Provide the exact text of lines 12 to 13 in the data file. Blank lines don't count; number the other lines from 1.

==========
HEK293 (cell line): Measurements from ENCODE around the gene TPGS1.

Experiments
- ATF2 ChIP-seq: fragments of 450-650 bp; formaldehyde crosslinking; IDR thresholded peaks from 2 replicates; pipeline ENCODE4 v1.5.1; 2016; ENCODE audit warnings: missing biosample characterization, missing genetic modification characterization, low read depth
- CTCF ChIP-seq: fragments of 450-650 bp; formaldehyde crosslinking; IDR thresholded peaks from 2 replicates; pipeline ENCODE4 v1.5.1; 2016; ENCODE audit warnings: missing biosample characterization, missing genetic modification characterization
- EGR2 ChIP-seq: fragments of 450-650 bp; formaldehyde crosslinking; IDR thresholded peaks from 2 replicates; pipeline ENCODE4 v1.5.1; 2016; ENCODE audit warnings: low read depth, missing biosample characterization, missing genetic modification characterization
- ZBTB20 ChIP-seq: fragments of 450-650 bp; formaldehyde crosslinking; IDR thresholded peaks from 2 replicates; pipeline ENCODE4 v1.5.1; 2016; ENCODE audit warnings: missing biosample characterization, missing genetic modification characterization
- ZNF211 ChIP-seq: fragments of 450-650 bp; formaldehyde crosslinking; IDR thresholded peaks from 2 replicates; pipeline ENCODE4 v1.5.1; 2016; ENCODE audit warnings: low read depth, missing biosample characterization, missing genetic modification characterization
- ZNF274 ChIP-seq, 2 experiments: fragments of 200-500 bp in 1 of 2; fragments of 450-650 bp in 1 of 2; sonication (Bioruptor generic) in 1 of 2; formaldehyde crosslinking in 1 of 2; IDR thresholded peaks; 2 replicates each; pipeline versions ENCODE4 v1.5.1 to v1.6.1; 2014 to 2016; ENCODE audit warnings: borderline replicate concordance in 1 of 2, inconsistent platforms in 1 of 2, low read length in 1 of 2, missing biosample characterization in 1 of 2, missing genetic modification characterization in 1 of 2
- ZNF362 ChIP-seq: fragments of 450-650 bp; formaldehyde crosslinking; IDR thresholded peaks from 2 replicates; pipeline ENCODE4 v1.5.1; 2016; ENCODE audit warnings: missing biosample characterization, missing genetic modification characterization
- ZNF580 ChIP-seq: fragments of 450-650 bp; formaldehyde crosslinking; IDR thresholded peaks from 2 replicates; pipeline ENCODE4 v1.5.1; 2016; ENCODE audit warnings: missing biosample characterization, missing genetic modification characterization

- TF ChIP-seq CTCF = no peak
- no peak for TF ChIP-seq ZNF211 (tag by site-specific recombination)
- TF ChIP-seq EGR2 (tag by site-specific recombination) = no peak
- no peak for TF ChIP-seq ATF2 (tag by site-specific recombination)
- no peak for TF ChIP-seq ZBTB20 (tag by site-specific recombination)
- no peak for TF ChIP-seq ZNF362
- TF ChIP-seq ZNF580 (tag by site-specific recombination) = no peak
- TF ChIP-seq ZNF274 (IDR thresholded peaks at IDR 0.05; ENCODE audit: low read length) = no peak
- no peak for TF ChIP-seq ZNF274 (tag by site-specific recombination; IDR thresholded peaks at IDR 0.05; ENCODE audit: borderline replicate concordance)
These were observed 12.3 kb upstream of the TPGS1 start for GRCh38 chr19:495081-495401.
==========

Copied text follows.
- no peak for TF ChIP-seq ZNF211 (tag by site-specific recombination)
- TF ChIP-seq EGR2 (tag by site-specific recombination) = no peak